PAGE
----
One of the most mysterious and celebrated treasures from Anglo-Saxon England, the Alfred Jewel is believed to be more than 1,000 years old. It was discovered in 1693 in a field at North Petherton, Somerset.
Made of enamel and quartz, this remarkable jewel was made in the reign of Alfred the Great with an inscription “AELFRED MEC HEHT GEWYRCAN” which means “Alfred ordered me made.” It is an unusual example of Anglo-Saxon jewelry because it begs all kinds of questions about where the materials came from.
The two-and-a-half-inch long jewel made of filigreed gold has an image of a man, which many historians believe is a picture of Christ. Shaped like a teardrop, it was once believed that this jewel was a pendant worn around the neck. However, this would mean that the image of Christ would be permanently hung upside-down.
Another theory is that it might have been the centerpiece of a royal crown but the setting seemed inappropriate for that purpose. According to Webster, the back of the jewel is a flat gold plate which is engraved with either a plant motif or an image of the Tree of Life.
Over the years, many suggestions have been made about the function of this jewel. The most common is that it was a pointer to use for reading manuscripts. It is assumed that it may have been Alfred’s gift to the abbey, which he founded at Athelney in 878 after his defeat of the Vikings.
A description of the jewel was first published in the Philosophical Transactions of the Royal Society in 1698. Colonel Nathaniel Palmer bequeathed the jewel to Oxford University and it was on display in the Ashmolean Museum in Oxford. In 2015, after 297 years away, the Alfred jewel was put on display for one month at the Museum of Somerset, Taunton Castle.
Vintage News had a feature article on a major historic find.
The Middleham Jewel is a late 15th-cenutry diamond-shaped gold pendant made by the finest medieval goldsmiths in London. It was found in 1985 near the Middleham Castle in North Yorkshire which was the childhood home of Richard III.
It is a remarkable piece of jewelry because of the engraving of the two scenes of the Trinity and Nativity.
There is a blue sapphire stone set on the front face which is connected with the Virgin Mary and it was believed that the jewel was made to assist childbirth. Another belief is that the jewel was providing protection against illness curing headaches and poor eyesight. Also, the sapphire may represent heaven or have acted as aid to prayer.
The circle of the sun surrounding the sapphire is in the shape of the letter “o” and it’s connected with the Greek word ”omega” which symbolizes the end, the completion. There are holes on the side of the jewel which indicate that there was a frame around it, possibly once decorated with pearls.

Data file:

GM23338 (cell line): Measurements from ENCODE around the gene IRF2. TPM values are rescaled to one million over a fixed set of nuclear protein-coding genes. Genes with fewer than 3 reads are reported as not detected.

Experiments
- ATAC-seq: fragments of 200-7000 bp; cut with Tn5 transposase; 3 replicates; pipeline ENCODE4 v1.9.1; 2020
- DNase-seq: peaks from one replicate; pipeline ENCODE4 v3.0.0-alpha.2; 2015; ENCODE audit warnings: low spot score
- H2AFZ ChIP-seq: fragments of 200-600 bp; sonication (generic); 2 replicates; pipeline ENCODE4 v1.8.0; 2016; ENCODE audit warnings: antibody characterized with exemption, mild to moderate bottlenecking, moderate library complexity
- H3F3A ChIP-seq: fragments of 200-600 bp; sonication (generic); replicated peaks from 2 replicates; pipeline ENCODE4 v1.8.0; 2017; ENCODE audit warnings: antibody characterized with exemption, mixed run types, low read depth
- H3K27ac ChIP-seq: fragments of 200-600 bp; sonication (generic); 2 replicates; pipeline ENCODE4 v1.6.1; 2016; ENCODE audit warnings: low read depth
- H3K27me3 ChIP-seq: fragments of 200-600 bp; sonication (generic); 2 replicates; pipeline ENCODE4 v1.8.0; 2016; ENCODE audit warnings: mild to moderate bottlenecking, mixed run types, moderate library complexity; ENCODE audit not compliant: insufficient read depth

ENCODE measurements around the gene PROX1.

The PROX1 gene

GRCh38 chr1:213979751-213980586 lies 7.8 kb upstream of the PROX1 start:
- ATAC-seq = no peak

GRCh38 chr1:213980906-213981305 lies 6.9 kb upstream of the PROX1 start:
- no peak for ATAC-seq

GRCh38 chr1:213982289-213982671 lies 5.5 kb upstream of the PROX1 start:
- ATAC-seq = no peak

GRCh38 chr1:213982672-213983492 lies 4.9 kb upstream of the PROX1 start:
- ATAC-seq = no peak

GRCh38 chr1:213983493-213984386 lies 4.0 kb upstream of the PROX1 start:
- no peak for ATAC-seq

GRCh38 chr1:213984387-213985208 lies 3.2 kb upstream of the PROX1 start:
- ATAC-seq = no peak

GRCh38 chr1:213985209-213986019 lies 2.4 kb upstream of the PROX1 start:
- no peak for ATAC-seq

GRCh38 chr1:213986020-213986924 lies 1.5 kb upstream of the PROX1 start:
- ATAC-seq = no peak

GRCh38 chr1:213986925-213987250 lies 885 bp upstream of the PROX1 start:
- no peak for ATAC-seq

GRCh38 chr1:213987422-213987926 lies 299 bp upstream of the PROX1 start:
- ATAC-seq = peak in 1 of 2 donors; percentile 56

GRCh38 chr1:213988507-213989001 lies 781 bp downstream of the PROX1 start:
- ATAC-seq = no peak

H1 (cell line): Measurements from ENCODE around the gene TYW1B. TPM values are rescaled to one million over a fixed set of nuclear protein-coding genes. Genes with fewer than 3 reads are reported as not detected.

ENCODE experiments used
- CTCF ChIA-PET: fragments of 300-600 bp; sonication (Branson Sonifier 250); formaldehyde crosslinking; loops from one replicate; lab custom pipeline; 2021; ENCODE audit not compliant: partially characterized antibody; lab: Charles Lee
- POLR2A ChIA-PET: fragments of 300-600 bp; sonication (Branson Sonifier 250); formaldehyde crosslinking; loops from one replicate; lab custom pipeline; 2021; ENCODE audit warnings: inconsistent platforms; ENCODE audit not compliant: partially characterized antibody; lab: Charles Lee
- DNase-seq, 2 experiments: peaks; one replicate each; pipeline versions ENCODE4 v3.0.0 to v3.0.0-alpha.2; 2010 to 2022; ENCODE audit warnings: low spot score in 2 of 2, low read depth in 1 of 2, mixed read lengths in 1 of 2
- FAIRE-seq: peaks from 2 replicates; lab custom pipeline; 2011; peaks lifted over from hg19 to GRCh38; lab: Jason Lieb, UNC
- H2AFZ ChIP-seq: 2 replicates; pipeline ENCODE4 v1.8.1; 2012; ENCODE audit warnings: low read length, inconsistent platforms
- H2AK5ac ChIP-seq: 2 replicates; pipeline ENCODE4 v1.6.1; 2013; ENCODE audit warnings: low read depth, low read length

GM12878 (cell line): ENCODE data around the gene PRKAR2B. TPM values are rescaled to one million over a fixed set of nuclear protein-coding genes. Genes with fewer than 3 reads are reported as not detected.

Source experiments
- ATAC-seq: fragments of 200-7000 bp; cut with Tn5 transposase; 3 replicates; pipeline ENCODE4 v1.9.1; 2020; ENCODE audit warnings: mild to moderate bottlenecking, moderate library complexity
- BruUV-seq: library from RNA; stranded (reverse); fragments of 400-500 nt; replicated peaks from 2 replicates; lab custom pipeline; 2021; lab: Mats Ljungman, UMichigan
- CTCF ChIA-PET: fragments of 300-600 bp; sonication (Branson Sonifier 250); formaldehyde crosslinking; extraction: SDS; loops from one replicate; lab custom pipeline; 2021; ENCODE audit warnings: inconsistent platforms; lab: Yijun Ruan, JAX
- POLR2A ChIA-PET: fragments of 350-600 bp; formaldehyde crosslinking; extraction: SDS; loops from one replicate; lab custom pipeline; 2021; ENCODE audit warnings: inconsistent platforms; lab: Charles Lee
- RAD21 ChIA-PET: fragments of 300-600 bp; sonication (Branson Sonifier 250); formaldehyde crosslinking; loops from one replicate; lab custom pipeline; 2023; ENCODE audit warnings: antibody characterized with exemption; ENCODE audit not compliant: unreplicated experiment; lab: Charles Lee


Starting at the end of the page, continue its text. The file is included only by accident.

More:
On the front side, there is a scene of the Trinity, including the Crucifixion of Jesus and there is a Latin inscription which was a common recitation by the priest in mass. There is one particular word ‘ananizapta’ for which it was believed that it is a magic word, intended to protect people from drunkenness or epilepsy.
On the back side of the jewel, there is an engraving of the Nativity, with fifteen saints around the Lamb of God. Only a few of the saints can be identified as St George, Catherine of Alexandria, St Peter, St Barbara, St Anne, Dorothea of Caesarea and St Margaret of Antioch.
There is evidence from the late 15-th century that this kind of jewel was worn by noble ladies. It may have been owned by Richard III’s wife, Anne Neville, his mother or his mother-in-law because they all spent time at Middleham.
When it was first found, the jewel was declared lost and was sold at Sotheby’s in 1986. In 1992, with support from many fundraisers, it was acquired by the Yorkshire Museum. There is a replica of the Middleham Jewel at Middleham and the original can be seen in the Yorkshire Museum.
Brooch with Heracles knot and butterfly pendant, 300-100 B.C. Gold, Almandine, Emerald, Glass. Greece. Museum für Angewandte Kunst, Cologne. (Photo: Martin Kilmas.)
The marriage-knot or knot of Hercules, a strong knot created by two intertwined ropes, originated as a healing charm in ancient Egypt, but is best known for its use in ancient Greece and Rome as a protective amulet, most notably as a wedding symbol, incorporated into the protective girdles worn by brides, which were ceremonially untied by the new groom. This custom is the likely origin of the phrase “tying the knot.”
According to Roman lore, the knot symbolized the legendary fertility of the God Herakles; it probably relates to the legendary Girdle of Artemis captured from the Amazon Queen Hippolyta. In this, the marriage-knot was probably a representation of the virginity of the bride.